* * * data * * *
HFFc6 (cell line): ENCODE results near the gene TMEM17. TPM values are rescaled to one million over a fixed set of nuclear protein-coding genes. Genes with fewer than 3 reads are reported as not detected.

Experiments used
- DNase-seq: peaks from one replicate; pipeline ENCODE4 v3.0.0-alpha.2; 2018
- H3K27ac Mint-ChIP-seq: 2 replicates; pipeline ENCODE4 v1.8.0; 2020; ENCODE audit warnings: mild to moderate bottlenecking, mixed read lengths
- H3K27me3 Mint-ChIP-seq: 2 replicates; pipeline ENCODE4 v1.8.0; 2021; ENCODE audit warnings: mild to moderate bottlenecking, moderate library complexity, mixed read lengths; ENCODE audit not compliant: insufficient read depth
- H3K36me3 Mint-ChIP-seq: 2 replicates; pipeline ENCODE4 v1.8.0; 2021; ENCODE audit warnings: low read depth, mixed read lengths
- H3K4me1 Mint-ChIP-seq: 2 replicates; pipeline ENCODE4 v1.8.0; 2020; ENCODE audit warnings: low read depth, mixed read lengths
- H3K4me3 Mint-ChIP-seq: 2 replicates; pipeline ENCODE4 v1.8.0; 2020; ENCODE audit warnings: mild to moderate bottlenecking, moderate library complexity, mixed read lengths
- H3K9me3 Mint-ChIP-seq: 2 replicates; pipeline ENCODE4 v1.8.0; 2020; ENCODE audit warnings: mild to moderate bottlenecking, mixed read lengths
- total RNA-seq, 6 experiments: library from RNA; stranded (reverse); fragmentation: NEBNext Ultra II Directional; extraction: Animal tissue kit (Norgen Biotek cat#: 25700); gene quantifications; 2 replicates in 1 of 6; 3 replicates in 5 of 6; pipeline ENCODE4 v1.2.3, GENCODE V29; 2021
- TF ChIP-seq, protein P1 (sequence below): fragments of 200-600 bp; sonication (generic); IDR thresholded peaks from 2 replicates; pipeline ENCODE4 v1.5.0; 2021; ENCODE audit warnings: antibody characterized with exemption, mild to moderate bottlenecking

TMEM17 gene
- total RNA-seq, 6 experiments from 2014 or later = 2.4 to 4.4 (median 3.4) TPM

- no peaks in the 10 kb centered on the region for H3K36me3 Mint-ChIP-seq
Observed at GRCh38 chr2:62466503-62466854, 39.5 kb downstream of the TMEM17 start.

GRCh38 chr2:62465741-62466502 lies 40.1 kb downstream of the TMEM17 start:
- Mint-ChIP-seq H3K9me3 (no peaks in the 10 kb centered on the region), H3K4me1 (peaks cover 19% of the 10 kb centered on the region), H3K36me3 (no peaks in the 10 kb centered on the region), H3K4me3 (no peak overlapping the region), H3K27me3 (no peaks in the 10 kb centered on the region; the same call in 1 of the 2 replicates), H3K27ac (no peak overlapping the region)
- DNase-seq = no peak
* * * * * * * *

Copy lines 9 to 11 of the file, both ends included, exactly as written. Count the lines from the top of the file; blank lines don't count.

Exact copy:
- H3K9me3 Mint-ChIP-seq: 2 replicates; pipeline ENCODE4 v1.8.0; 2020; ENCODE audit warnings: mild to moderate bottlenecking, mixed read lengths
- total RNA-seq, 6 experiments: library from RNA; stranded (reverse); fragmentation: NEBNext Ultra II Directional; extraction: Animal tissue kit (Norgen Biotek cat#: 25700); gene quantifications; 2 replicates in 1 of 6; 3 replicates in 5 of 6; pipeline ENCODE4 v1.2.3, GENCODE V29; 2021
- TF ChIP-seq, protein P1 (sequence below): fragments of 200-600 bp; sonication (generic); IDR thresholded peaks from 2 replicates; pipeline ENCODE4 v1.5.0; 2021; ENCODE audit warnings: antibody characterized with exemption, mild to moderate bottlenecking